When it comes to eyewear, contact lenses offer many benefits. But contact lens use can also cause serious complications to your eye health and vision, if you’re not careful.
The cornea, the part of the eye that holds the contact lens in place, is the only part of the body that receives its oxygen directly from the air— as opposed to the rest of the body that receives oxygen from the lungs. When contact lenses are worn, a barrier is erected between the cornea and the oxygen filled environment.
Contact lenses must therefore be designed with the ability to allow oxygen to permeate through the lens, in order to reach the cornea. If a problem arises that prevents this from occurring, serious complications can develop.
- Serious eye infections affect up to 1 in 500 contact lens users every year.
- Between 40%-90% of contact lens wearers do not follow instructions on proper care for their contact lenses.
Most conditions that occur from contact lens wear develop as a result of misuse, improper hygiene, or an underlying eye health condition.
The most common conditions include:
Giant papillary conjunctivitis (GPC)
If your eyes feel red and itchy, you may be suffering from an intolerance to your contact lens.
Giant papillary conjunctivitis occurs when round bumps called papillae develop under the eyelid. This is generally caused by an allergic reaction to the contact lens itself.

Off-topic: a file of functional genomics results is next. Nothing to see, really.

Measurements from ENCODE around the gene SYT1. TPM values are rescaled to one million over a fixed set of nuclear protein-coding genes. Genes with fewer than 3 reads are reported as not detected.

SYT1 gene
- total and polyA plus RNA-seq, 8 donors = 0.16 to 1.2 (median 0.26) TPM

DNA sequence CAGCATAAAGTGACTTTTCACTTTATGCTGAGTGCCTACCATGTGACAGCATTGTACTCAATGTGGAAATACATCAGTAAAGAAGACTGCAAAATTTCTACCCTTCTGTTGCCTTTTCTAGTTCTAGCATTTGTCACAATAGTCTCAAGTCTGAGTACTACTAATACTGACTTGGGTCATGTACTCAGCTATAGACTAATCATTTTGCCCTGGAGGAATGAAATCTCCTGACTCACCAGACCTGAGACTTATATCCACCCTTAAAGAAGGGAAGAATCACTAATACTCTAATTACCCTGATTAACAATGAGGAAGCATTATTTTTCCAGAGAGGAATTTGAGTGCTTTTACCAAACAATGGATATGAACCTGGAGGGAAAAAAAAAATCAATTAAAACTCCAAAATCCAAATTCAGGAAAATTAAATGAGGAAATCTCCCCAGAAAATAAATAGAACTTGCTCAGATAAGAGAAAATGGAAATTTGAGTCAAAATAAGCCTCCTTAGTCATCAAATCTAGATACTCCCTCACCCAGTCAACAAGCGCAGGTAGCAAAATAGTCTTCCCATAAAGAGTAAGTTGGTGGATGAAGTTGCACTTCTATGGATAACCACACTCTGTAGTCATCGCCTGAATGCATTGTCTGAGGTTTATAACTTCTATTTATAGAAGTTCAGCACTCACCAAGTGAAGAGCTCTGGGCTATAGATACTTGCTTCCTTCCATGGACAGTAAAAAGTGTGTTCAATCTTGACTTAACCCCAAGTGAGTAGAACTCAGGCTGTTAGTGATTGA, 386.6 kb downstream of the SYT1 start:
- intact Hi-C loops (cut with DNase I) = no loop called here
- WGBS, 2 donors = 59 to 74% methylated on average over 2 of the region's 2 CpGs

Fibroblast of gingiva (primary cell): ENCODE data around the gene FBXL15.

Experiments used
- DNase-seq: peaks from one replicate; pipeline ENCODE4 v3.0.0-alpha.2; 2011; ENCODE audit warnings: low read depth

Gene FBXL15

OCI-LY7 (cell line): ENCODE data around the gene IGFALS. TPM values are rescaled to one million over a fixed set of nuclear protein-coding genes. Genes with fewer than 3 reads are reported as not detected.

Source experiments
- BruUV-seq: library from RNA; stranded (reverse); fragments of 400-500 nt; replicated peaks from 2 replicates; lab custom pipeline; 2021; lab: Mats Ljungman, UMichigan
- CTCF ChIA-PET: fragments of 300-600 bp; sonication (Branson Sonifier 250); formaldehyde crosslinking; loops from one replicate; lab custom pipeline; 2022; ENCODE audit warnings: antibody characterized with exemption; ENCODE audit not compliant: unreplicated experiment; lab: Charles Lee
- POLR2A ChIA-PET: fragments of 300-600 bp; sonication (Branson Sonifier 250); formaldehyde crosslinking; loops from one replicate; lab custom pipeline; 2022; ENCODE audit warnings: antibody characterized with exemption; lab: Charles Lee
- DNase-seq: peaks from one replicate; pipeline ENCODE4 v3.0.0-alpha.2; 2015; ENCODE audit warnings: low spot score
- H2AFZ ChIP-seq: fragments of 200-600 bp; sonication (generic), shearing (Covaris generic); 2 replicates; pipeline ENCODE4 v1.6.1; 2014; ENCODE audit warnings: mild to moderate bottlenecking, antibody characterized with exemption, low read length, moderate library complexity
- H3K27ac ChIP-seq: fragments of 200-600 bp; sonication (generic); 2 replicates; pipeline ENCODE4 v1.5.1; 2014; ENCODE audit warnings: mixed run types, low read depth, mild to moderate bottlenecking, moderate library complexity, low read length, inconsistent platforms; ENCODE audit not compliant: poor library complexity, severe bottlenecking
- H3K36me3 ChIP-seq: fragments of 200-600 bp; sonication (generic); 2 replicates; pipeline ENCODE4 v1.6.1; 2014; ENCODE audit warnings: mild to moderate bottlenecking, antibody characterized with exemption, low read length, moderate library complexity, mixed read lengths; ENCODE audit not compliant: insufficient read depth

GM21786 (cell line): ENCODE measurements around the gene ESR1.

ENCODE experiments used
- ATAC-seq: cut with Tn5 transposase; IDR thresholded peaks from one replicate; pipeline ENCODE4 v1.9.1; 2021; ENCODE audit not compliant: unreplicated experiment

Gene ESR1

Treatment generally involves changing the type of lens you wear and the solution you use, as well as eyelid hygiene. Your doctor may recommend taking a break from contact lenses altogether until your symptoms have subsided.
If your eyes are red and sore, you may be having an allergic reaction to your contact lens solution. Most people with allergic reactions to their solutions have a sensitivity to the preservatives found in the solution.
Treatment typically involves changing your solution— but always seek your eye doctor’s advice before switching to another brand.
If your contact lens does not fit properly, it will not adhere to the surface of your eye and will move around easily. This can result in a corneal abrasion, or a scratch on the epithelium, the outermost protective layer of the cornea.
A corneal abrasion can also occur if you wear your lenses for too many hours, sleep in your lenses, or a foreign substance gets caught under your lens.
Corneal abrasions can be quite uncomfortable, and may even cause an infection. Treatment of this condition typically involves antibiotics, and sometimes eye patching, if necessary.
A corneal ulcer is a sore that develops on the cornea, generally from a bacterial, viral, or fungal infection. Contact lens wear increases the risk of corneal ulcers when improper hygiene enables germs to get lodged behind the lens.
This condition can cause corneal scarring and vision loss.
Treatment generally involves discontinuation of contact lens wear for several weeks, or sometimes even permanently, hospitalization until the infection is under control, and corneal transplant surgery to recover normal vision. In very rare cases, patients with severe corneal ulcers lose an eye from the condition.
Contact lenses can change the shape of the epithelium, thereby influencing the integrity of the cornea. Your eye doctor will look for signs of this condition during your regular followup visits.